In 2008, Prevention Magazine named Cambridge "the best walking city." Thoreau's Walden Pond can be found in nearby Concord, and education powerhouses Massachusetts Institute of Technology and Harvard University are located here. In 2002, city officials implemented a major climate protection plan and today most city vehicles are fueled by B20 biodiesel or electricity. All new construction or major renovations must meet LEED standards. And a project called "Compost that Stuff" collects and processes organic waste from residents, restaurants, bars and hotels.
5. Eugene, Ore.
Known as the Emerald City for its natural green beauty, this baby boomer haven and second largest city in the state has been doing the "green" thing since the 1960s. In 2008, after only one year of service, the Emerald Express, a hybrid public transit system, won a Sustainable Transport award. Cycling is the preferred mode of transportation, made possible by the 30 miles of off-street bike paths and 29 dedicated bike routes, which total a whopping 150 miles of smog-free travel throughout the metro area.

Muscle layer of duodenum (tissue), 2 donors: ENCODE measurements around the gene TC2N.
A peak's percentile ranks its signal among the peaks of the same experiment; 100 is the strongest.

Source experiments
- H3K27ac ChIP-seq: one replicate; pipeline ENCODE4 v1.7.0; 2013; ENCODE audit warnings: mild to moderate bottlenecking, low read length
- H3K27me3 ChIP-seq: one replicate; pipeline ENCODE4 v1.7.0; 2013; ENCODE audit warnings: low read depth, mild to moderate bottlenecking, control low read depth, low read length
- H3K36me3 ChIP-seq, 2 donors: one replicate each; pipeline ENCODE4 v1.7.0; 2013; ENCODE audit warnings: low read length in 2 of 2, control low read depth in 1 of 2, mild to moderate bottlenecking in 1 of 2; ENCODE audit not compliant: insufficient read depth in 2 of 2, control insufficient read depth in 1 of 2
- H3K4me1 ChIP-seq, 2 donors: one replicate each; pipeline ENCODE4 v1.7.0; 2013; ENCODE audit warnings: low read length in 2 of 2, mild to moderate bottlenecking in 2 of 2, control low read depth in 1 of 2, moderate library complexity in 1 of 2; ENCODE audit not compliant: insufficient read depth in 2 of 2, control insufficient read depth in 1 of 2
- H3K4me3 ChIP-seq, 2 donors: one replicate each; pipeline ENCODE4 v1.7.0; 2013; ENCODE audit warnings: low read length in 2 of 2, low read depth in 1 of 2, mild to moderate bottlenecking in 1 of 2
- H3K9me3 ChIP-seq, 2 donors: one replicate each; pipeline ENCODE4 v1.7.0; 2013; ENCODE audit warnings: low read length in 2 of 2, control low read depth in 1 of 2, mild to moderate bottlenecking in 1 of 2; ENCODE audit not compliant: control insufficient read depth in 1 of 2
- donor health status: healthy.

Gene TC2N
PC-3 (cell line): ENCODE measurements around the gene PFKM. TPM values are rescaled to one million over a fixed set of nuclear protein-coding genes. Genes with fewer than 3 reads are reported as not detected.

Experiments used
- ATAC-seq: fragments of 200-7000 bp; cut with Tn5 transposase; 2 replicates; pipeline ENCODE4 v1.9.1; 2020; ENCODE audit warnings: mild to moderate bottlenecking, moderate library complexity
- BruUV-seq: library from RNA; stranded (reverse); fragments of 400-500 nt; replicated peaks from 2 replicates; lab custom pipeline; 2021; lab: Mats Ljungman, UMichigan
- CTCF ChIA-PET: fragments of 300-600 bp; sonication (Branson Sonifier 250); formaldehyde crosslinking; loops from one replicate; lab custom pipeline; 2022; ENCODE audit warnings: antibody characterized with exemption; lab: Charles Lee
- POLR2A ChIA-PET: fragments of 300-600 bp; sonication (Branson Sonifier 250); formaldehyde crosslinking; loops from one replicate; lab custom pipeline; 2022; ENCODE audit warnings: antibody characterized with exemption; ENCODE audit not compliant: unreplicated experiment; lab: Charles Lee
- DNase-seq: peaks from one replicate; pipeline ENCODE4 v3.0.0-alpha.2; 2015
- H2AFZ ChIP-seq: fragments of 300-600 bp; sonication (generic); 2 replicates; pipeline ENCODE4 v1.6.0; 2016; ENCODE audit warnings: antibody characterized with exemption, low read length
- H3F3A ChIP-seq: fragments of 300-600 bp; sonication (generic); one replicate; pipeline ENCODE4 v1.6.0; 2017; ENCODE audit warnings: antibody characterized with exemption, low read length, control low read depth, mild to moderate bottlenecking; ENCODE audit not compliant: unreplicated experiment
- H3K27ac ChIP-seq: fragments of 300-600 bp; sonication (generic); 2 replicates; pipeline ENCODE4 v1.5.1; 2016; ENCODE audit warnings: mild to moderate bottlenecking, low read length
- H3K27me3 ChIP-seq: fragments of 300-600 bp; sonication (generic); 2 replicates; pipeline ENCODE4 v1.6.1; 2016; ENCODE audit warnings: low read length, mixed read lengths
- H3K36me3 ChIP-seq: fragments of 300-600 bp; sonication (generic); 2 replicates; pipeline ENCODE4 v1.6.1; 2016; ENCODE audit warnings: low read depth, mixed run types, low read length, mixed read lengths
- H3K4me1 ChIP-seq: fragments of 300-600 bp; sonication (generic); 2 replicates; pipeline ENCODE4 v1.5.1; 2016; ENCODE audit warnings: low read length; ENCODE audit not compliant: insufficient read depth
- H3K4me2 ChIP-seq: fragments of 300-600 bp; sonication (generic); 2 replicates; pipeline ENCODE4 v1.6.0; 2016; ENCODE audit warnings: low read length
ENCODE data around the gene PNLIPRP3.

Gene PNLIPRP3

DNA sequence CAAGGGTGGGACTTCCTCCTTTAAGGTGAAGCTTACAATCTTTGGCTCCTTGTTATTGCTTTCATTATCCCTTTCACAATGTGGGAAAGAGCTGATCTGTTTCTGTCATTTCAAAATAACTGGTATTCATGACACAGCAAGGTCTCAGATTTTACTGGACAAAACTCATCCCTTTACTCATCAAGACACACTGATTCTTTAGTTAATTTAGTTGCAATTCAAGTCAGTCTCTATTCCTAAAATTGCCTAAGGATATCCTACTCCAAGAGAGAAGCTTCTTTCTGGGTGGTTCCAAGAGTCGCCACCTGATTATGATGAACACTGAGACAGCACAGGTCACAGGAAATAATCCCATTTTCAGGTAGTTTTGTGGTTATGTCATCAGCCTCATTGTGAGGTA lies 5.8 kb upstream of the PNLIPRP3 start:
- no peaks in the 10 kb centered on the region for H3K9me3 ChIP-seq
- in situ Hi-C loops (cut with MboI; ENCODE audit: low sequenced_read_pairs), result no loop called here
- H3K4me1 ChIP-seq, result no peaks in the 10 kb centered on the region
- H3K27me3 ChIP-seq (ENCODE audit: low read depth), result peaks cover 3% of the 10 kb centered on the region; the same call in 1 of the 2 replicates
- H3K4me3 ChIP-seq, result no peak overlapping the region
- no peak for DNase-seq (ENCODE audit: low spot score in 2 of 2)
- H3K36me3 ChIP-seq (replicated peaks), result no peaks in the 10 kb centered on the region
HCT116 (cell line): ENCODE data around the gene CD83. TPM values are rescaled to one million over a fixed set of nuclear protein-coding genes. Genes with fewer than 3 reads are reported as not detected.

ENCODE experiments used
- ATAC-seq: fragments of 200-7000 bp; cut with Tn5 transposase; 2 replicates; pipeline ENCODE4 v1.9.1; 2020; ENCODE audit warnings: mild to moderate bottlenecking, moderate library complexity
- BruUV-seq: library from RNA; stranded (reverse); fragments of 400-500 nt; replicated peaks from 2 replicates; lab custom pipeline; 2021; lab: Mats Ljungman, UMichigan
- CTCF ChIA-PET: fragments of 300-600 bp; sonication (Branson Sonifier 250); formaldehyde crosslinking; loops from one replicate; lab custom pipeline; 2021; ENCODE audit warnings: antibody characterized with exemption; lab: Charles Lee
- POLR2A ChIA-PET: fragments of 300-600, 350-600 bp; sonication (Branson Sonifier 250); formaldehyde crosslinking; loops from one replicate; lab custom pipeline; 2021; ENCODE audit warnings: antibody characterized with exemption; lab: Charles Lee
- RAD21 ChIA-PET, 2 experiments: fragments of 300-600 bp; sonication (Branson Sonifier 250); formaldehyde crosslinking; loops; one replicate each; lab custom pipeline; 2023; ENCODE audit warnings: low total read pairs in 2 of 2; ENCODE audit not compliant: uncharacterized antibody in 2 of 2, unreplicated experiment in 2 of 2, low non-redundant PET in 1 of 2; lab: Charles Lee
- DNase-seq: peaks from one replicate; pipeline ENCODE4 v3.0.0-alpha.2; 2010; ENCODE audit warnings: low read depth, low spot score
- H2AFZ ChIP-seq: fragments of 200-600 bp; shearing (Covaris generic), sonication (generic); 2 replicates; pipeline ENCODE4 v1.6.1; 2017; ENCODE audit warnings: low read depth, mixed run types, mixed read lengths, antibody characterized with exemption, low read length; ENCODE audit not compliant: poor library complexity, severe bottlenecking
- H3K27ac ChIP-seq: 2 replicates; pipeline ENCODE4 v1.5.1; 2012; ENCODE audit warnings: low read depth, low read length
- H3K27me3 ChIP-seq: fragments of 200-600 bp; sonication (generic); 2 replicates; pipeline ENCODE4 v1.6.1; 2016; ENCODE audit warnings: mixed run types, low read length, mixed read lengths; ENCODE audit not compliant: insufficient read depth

4. Oakland, Calif.
Residents of this port city have access to an abundance of fresh, organic food, much of which is locally sourced. It's also home to the nation's cleanest tap water, hydrogen-powered public transit and the country's oldest wildlife refuge. Oakland also plans to have zero waste and be oil-independent by 2020, and already gets 17 percent of its energy from renewable sources.